This morning, I had the great opportunity to join Public Radio host, Kathleen Dunn, and US Dept. of Education representative, Deborah Tempkin for an hour to talk about what parents, schools, and peers can do to stop bullying and cyber-bullying.   While I much prefer being a writer…and being able to liberally revise my responses until I find just the right words…I did love the interaction with Kathleen and Deborah and with the callers who phoned, emailed, and tweeted their questions to the show.  It was a lively discussion, sparked by the recent bullying-related suicide of a young man from Sioux City, Iowa. 

 

Have a listen: http://wpr.org/wcast/download-mp3-request.cfm?mp3file=dun120424d.mp3&iNoteID=154970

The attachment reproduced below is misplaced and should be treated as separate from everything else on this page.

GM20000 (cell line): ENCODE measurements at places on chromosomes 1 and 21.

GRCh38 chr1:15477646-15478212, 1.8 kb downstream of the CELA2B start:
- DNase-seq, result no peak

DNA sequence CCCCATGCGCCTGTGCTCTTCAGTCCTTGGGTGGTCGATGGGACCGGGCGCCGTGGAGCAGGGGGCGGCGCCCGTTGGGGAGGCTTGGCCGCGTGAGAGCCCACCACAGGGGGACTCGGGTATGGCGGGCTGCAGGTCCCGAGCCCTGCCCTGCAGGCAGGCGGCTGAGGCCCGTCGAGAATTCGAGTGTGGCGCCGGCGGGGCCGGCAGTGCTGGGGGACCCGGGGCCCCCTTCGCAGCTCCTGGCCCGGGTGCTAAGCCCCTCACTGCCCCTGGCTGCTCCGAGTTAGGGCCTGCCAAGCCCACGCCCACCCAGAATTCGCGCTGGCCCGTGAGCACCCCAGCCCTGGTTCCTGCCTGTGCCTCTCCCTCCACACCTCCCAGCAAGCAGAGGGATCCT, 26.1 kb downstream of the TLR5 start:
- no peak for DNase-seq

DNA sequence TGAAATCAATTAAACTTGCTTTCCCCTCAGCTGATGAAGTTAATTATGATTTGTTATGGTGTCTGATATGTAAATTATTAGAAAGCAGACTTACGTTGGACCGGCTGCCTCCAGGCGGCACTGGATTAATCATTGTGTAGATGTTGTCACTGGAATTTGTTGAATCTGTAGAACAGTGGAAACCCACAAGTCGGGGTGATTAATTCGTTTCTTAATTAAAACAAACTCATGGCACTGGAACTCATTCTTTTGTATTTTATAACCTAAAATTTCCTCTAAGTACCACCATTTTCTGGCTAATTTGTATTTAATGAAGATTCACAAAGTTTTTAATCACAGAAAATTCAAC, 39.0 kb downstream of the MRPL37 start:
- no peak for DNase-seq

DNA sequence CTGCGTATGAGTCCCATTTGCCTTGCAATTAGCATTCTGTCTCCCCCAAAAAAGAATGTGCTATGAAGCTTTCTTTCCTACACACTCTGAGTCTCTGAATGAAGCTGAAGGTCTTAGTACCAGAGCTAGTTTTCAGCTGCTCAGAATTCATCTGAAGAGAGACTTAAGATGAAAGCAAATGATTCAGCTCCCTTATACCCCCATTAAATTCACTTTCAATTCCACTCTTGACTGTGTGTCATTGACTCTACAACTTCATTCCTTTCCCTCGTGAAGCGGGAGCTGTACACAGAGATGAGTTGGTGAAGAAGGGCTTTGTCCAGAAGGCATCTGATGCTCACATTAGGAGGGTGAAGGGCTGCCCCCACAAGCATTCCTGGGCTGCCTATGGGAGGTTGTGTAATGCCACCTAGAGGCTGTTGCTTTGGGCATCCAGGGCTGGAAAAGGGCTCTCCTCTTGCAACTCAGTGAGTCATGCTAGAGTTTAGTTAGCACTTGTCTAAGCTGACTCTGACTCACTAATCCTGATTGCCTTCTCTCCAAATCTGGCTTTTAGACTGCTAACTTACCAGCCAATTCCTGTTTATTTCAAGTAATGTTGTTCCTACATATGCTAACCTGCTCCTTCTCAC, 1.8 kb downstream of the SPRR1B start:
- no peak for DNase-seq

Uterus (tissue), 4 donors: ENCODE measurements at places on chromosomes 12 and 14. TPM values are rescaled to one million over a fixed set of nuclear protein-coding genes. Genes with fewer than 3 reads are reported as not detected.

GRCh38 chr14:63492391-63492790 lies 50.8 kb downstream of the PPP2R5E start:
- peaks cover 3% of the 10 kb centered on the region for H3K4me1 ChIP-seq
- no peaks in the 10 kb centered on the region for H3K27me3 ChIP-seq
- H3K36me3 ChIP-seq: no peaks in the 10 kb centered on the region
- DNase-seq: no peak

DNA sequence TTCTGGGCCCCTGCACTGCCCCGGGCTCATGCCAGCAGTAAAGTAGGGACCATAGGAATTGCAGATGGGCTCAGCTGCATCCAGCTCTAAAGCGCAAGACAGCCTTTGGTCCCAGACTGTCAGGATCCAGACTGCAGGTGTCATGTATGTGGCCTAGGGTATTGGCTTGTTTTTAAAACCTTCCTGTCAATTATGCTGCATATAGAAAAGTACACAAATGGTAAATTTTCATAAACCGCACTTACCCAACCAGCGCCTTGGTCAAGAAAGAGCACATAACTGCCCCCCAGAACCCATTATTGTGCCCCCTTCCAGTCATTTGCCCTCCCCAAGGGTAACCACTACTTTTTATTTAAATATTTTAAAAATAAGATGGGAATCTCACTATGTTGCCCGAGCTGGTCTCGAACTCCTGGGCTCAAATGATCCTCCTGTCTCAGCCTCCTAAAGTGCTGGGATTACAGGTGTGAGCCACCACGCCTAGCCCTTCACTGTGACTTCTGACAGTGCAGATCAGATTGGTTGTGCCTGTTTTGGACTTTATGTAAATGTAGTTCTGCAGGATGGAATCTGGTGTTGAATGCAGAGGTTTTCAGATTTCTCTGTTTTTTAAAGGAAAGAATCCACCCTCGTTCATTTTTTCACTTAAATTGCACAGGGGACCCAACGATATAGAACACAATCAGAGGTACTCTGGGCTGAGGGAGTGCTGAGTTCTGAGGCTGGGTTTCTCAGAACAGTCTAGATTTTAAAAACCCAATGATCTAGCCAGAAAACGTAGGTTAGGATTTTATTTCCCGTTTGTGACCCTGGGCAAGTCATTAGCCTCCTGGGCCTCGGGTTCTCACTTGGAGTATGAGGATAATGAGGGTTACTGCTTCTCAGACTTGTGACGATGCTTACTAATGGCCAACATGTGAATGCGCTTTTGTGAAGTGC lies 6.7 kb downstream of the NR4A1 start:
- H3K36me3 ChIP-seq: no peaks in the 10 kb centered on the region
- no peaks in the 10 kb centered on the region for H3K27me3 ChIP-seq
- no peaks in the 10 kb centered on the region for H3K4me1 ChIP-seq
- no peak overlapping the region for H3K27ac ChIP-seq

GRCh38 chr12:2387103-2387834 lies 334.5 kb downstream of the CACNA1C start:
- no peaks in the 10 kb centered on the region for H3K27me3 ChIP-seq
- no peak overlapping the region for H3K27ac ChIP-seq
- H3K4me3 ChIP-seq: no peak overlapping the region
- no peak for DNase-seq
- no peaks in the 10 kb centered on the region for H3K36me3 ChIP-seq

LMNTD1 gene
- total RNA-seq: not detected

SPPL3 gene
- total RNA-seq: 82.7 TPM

The one thing I’ve been kicking myself about all day is my response to the two callers who talked about physical retaliations as being the best answer to the problem of bullying.  I found myself a little tongue-tied during both conversations.  The point I wanted to make–and that I do make when I have the luxury of writing on the subject instead of answering on-air–is that while physical retaliations may seem to solve the problem in the moment, they are not the mark of a civilized society and are never the kind of skill that best serve children in the long-term.   I do believe with all of my heart that children need skills to know how to stand up for themselves, but never do I believe that revenge–particularly physical aggression–is an advisable response. 

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